Electric Shock

Charles Crumpley
Editor and Publisher of the San Fernando Valley Business Journal

Is Kevin de León trying to kill off what’s left of California’s manufacturing?

He must. The leader of the California Senate a couple of weeks ago introduced a package of bills that call for a 50 percent reduction in petroleum use by cars and trucks and a 50 percent increase in energy efficiency in buildings, and demands that 50 percent of the electricity generated in the state must come from renewable sources, all by 2030.

All this earns him the warm applause of his base – he was accompanied by environmentalists, union folks and renewable energy entrepreneurs at his press conference – as he pushes the state’s businesses out into the cold.

Look, Californians already pay 50 percent more than the national average for electricity. Industrial customers, including many manufacturers, pay 79 percent more. As a result of that and California’s other high costs, the state has languished with about 1 percent annual growth in manufacturing jobs since the recession while the rest of the country has boomed at close to 7 percent.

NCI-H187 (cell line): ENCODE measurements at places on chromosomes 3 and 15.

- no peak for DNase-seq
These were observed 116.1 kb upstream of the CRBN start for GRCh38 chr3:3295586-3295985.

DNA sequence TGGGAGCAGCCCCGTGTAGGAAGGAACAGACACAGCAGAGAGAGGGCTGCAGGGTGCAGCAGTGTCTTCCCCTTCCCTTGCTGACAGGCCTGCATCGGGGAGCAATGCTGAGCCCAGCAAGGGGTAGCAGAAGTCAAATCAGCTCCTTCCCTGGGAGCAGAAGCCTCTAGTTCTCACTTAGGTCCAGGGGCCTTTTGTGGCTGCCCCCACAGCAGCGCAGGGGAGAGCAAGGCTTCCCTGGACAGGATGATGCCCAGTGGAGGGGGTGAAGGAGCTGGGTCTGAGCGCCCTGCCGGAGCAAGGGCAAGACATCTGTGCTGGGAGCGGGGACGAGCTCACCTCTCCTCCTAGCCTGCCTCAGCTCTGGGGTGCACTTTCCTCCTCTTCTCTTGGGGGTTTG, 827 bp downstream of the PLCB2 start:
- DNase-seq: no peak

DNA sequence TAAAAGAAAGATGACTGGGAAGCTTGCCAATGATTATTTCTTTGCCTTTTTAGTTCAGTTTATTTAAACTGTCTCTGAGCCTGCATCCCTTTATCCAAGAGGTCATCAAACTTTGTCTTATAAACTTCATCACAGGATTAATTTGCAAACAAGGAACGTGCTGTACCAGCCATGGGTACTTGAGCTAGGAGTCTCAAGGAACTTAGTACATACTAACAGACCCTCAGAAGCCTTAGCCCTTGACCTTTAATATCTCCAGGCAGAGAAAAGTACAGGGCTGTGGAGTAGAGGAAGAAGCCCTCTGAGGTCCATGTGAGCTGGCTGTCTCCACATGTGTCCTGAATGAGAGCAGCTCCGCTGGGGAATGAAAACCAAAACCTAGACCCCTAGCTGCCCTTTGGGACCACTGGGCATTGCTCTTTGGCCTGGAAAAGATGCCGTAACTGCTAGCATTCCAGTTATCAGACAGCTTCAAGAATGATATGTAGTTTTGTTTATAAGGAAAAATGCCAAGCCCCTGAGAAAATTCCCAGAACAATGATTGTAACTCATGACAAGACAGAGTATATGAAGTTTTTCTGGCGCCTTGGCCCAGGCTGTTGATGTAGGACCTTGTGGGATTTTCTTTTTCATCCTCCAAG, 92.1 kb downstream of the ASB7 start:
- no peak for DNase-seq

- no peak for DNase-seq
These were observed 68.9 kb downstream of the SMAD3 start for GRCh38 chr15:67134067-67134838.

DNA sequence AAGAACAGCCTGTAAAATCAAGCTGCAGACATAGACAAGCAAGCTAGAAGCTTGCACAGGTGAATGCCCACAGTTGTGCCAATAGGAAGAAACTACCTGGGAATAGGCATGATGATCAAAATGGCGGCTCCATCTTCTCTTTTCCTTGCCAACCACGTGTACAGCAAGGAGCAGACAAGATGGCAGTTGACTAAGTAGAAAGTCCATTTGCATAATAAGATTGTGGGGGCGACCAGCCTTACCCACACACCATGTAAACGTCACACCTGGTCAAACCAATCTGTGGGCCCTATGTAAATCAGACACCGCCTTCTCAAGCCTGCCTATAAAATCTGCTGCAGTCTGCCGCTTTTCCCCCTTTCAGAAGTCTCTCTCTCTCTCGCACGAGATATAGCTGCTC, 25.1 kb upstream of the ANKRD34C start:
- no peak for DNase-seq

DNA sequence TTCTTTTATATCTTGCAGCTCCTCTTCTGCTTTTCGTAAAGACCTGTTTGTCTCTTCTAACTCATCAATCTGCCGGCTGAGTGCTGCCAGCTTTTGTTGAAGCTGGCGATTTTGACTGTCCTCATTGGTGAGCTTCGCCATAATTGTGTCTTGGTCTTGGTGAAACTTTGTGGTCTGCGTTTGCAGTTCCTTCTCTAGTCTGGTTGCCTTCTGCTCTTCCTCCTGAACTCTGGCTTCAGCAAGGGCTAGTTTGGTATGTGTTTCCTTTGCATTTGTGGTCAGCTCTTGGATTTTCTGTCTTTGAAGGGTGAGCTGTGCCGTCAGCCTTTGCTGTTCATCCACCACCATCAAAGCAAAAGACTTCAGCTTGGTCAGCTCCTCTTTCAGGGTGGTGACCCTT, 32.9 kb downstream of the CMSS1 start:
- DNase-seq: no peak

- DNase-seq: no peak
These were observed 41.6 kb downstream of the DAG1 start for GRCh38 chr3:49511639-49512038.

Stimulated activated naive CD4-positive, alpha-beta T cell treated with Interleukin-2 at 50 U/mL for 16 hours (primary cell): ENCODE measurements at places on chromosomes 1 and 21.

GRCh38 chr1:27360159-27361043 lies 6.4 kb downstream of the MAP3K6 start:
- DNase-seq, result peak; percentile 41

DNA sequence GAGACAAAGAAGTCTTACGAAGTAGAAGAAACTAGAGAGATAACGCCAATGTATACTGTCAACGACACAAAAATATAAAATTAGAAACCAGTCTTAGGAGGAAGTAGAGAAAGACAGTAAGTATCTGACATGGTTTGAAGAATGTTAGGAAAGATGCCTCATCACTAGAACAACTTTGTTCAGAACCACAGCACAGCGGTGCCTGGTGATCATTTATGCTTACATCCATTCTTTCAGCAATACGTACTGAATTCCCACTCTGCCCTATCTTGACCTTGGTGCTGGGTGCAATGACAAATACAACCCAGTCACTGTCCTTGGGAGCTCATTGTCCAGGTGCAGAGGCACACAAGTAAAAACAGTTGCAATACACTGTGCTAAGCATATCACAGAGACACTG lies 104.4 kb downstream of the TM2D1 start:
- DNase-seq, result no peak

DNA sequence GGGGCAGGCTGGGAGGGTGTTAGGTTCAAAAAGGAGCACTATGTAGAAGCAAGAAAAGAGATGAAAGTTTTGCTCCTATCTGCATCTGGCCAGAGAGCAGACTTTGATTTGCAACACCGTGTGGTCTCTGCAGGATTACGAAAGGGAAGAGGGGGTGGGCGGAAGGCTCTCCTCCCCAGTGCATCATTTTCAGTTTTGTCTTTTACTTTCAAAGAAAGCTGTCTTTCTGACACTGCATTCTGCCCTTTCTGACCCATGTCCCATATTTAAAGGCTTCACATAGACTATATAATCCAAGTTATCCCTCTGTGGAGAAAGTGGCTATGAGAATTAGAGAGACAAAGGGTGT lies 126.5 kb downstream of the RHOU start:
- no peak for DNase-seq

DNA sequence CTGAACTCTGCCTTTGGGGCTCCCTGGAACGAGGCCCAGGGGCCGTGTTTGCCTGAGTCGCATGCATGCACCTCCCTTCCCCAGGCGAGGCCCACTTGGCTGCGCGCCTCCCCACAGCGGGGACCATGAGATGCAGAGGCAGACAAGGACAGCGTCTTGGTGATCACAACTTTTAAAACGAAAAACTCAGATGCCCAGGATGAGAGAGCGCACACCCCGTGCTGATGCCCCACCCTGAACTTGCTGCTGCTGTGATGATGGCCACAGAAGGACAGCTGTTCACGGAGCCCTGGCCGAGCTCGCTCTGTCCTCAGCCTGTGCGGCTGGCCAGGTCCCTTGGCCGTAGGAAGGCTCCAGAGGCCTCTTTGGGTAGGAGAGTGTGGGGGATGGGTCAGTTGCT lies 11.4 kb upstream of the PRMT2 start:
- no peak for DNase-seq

And if these bills pass, electricity rates are bound to become shocking, making the state look even uglier to manufacturers. Of course, the effect doesn’t stop with much higher electricity costs.

“This proposal…is an attack on the petroleum industry,” said Tupper Hull of the Western States Petroleum Association. “It will be extraordinarily expensive and coercive. I mean crushingly expensive.”

How expensive no one seems to have calculated. (Why isn’t legislation like this required to submit an economic impact statement?) But whatever the cost is, Californians may well be all alone in bearing these self-inflicted shots.

“We’re going to oppose this very vigorously and not be apologetic about it,” Hull said.

California already has the highest gasoline prices in the continental United States but hey, maybe we can be twice as high as No. 2. Or three times as high. That’d be great for the economy, no?

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